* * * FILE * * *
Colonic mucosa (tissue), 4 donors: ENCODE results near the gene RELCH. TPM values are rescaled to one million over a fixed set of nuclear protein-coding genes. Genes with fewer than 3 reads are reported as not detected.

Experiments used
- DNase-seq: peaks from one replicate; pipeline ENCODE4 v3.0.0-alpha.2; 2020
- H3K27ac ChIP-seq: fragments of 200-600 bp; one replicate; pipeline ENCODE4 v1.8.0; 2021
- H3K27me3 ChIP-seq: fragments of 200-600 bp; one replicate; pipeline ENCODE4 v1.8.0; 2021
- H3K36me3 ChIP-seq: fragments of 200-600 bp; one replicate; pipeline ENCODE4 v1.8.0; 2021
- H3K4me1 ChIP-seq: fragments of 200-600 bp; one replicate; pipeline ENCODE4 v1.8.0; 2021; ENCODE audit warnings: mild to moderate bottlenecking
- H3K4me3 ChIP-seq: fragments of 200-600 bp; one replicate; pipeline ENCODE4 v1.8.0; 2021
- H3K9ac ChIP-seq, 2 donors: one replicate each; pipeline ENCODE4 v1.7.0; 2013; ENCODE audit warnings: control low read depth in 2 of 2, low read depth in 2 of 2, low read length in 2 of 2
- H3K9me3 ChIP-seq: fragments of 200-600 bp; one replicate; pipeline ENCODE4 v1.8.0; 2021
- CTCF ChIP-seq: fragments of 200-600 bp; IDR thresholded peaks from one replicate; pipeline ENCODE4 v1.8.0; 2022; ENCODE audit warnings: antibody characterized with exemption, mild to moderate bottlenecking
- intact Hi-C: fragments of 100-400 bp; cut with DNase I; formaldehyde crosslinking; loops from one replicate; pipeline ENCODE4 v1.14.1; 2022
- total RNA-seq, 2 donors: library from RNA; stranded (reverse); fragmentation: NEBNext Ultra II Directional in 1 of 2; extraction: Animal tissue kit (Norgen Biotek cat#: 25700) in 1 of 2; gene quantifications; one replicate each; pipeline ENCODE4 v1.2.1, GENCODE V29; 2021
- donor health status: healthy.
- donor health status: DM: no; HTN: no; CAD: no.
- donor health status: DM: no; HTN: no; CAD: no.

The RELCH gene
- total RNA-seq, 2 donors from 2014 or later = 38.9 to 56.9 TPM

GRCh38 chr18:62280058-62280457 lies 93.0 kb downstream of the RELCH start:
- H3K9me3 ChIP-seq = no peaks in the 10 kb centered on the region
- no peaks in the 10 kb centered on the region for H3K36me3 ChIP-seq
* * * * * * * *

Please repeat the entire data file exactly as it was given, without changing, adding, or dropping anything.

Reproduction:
Colonic mucosa (tissue), 4 donors: ENCODE results near the gene RELCH. TPM values are rescaled to one million over a fixed set of nuclear protein-coding genes. Genes with fewer than 3 reads are reported as not detected.

Experiments used
- DNase-seq: peaks from one replicate; pipeline ENCODE4 v3.0.0-alpha.2; 2020
- H3K27ac ChIP-seq: fragments of 200-600 bp; one replicate; pipeline ENCODE4 v1.8.0; 2021
- H3K27me3 ChIP-seq: fragments of 200-600 bp; one replicate; pipeline ENCODE4 v1.8.0; 2021
- H3K36me3 ChIP-seq: fragments of 200-600 bp; one replicate; pipeline ENCODE4 v1.8.0; 2021
- H3K4me1 ChIP-seq: fragments of 200-600 bp; one replicate; pipeline ENCODE4 v1.8.0; 2021; ENCODE audit warnings: mild to moderate bottlenecking
- H3K4me3 ChIP-seq: fragments of 200-600 bp; one replicate; pipeline ENCODE4 v1.8.0; 2021
- H3K9ac ChIP-seq, 2 donors: one replicate each; pipeline ENCODE4 v1.7.0; 2013; ENCODE audit warnings: control low read depth in 2 of 2, low read depth in 2 of 2, low read length in 2 of 2
- H3K9me3 ChIP-seq: fragments of 200-600 bp; one replicate; pipeline ENCODE4 v1.8.0; 2021
- CTCF ChIP-seq: fragments of 200-600 bp; IDR thresholded peaks from one replicate; pipeline ENCODE4 v1.8.0; 2022; ENCODE audit warnings: antibody characterized with exemption, mild to moderate bottlenecking
- intact Hi-C: fragments of 100-400 bp; cut with DNase I; formaldehyde crosslinking; loops from one replicate; pipeline ENCODE4 v1.14.1; 2022
- total RNA-seq, 2 donors: library from RNA; stranded (reverse); fragmentation: NEBNext Ultra II Directional in 1 of 2; extraction: Animal tissue kit (Norgen Biotek cat#: 25700) in 1 of 2; gene quantifications; one replicate each; pipeline ENCODE4 v1.2.1, GENCODE V29; 2021
- donor health status: healthy.
- donor health status: DM: no; HTN: no; CAD: no.
- donor health status: DM: no; HTN: no; CAD: no.

The RELCH gene
- total RNA-seq, 2 donors from 2014 or later = 38.9 to 56.9 TPM

GRCh38 chr18:62280058-62280457 lies 93.0 kb downstream of the RELCH start:
- H3K9me3 ChIP-seq = no peaks in the 10 kb centered on the region
- no peaks in the 10 kb centered on the region for H3K36me3 ChIP-seq